Repeating the historic riots which occurred in Vancouver's downtown area on June 14, 1994, after
the Canucks lost in the seventh game of the Stanley Cup final in New York against the Rangers, a
riot erupted in downtown Vancouver on Wednesday night following the Canucks' loss to Boston in
the Stanley Cup Final. Rioters flipped cars, started fires and smashed windows. Riot police fired
tear gas, pepper spray and flash bombs to try to disperse angry rioters who set cars on fire, looted
stores and taunted police officers.
While there was a mass exodus of people before the end of the second period - when the Canucks
were already down by three - tens of thousands of people were still downtown when the crowd
turned ugly. When the third-period buzzer went, fans started throwing bottles and cans at the
massive TV screens set up at the Georgia and Hamilton intersection. The drama began in front
of the Canada Post building where a vehicle was overturned and its bumper and doors ripped off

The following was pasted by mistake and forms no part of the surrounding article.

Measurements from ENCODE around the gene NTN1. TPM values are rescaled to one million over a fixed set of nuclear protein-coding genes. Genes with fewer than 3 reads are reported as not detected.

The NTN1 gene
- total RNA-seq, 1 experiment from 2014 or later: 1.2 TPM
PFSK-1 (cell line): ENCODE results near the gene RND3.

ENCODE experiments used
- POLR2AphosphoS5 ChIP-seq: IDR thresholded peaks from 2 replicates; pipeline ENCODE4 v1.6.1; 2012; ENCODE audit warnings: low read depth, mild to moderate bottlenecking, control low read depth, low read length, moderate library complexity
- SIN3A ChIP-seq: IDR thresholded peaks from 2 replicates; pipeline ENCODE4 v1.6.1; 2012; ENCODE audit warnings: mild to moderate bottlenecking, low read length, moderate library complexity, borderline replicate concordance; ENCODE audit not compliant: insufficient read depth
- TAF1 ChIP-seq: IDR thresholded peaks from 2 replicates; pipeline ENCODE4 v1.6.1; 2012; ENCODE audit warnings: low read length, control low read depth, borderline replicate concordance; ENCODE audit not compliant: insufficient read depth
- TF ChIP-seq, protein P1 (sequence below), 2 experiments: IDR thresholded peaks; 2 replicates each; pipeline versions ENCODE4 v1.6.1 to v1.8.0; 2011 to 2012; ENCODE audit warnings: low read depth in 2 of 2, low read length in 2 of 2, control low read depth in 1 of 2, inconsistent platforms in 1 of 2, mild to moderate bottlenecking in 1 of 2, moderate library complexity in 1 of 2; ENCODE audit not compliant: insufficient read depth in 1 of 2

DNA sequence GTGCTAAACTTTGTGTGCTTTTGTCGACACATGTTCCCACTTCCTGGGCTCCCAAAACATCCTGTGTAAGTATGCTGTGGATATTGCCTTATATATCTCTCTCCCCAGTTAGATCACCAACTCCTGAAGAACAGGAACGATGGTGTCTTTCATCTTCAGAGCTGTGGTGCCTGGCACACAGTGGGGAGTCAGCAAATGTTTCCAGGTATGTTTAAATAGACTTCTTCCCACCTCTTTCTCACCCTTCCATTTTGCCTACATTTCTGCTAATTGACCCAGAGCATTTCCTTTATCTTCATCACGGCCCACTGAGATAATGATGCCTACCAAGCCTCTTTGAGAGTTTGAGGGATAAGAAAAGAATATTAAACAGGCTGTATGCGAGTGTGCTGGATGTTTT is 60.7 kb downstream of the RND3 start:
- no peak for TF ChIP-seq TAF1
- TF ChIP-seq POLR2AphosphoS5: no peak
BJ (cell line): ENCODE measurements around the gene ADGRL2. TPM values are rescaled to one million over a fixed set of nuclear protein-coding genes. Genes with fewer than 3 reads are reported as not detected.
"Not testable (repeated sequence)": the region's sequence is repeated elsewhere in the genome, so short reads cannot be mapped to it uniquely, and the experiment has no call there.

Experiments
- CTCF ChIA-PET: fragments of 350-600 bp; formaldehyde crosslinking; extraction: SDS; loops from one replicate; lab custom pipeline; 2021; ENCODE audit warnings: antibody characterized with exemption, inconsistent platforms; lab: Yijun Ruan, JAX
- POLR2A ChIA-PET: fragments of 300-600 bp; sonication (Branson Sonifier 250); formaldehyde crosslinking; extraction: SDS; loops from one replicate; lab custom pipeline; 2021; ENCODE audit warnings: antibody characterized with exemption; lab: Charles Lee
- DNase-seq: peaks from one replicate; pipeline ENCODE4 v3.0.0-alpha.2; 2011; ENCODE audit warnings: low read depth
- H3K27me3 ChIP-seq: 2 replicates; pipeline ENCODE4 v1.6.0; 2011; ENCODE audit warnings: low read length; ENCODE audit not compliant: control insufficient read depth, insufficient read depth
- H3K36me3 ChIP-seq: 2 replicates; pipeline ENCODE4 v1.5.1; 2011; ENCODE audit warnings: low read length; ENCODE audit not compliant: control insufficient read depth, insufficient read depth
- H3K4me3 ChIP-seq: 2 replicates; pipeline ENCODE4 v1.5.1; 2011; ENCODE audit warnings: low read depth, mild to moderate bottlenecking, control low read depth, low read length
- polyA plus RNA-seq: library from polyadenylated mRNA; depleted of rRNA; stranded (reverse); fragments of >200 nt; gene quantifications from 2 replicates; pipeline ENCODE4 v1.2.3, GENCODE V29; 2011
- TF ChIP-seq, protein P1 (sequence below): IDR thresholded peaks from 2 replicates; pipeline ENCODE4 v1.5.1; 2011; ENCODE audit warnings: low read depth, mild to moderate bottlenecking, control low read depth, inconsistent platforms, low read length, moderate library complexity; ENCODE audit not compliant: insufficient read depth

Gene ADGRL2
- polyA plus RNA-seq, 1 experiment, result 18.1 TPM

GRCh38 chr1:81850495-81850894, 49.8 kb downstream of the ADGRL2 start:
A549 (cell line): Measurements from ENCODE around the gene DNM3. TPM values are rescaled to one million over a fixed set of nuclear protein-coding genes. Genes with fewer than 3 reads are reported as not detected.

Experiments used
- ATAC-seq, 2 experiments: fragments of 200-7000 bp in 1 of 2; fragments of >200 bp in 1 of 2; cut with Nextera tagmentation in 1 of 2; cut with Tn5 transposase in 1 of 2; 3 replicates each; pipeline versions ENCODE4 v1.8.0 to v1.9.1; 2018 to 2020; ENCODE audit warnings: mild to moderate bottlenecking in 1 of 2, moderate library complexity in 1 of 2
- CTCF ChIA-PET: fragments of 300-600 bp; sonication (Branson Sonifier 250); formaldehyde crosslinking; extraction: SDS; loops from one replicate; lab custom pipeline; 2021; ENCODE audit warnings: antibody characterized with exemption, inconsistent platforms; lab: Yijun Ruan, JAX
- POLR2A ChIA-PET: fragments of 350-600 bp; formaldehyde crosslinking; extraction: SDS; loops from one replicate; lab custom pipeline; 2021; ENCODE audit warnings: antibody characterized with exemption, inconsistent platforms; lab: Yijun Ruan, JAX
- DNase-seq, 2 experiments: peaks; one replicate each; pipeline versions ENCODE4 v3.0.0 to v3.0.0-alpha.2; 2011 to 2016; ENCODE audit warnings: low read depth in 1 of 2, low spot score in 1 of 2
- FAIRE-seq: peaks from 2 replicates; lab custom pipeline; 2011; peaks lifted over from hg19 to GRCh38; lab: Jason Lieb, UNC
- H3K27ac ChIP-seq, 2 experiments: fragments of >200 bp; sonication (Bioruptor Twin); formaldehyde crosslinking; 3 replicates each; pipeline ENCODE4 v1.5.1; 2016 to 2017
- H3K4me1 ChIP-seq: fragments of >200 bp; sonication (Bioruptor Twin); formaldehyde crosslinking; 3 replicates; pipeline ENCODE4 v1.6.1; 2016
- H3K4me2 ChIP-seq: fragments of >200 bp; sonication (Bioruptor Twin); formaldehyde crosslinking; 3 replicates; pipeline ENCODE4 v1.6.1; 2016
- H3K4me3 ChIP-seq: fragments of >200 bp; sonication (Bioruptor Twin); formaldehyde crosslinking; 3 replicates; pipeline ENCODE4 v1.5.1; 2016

before people jumped on the top of it and set it on fire. A second car was also set ablaze.
Police used batons and also turned police dogs on the rioters, slowly pushing the crowd back along
Georgia Street from Hamilton Street to Cambie Street.
Two police cars were also set on fire in a parking lot on Cambie Street near one of the areas where
police were being confronted by a few dozen people among the hundreds present who were
throwing debris at officers.
Glass windows were broken at the Bank of Montreal on West Georgia and at the Hudson's Bay
Company. Widespread looting was reported at the Bay store, at the downtown London Drugs,
Chapters, Sears and Future Shop.
Many were disappointed with the turn of events. Vancouver Mayor Gregor Robertson
said, Vancouver is a world-class city and it is embarrassing and shameful to see the type of
violence and disorder we've seen tonight.
You don't ever hope for a situation like this, said Vancouver police Const. Jana McGuinness.
Officials say dozens of people were injured, but most were being treated for tear gas or pepper
spray exposure. Vancouver General Hospital officials said there were two major traumas, three
stabbing victims and one head injury.
It's expected the damage from Wednesday's riot will far exceed that of 17 years ago.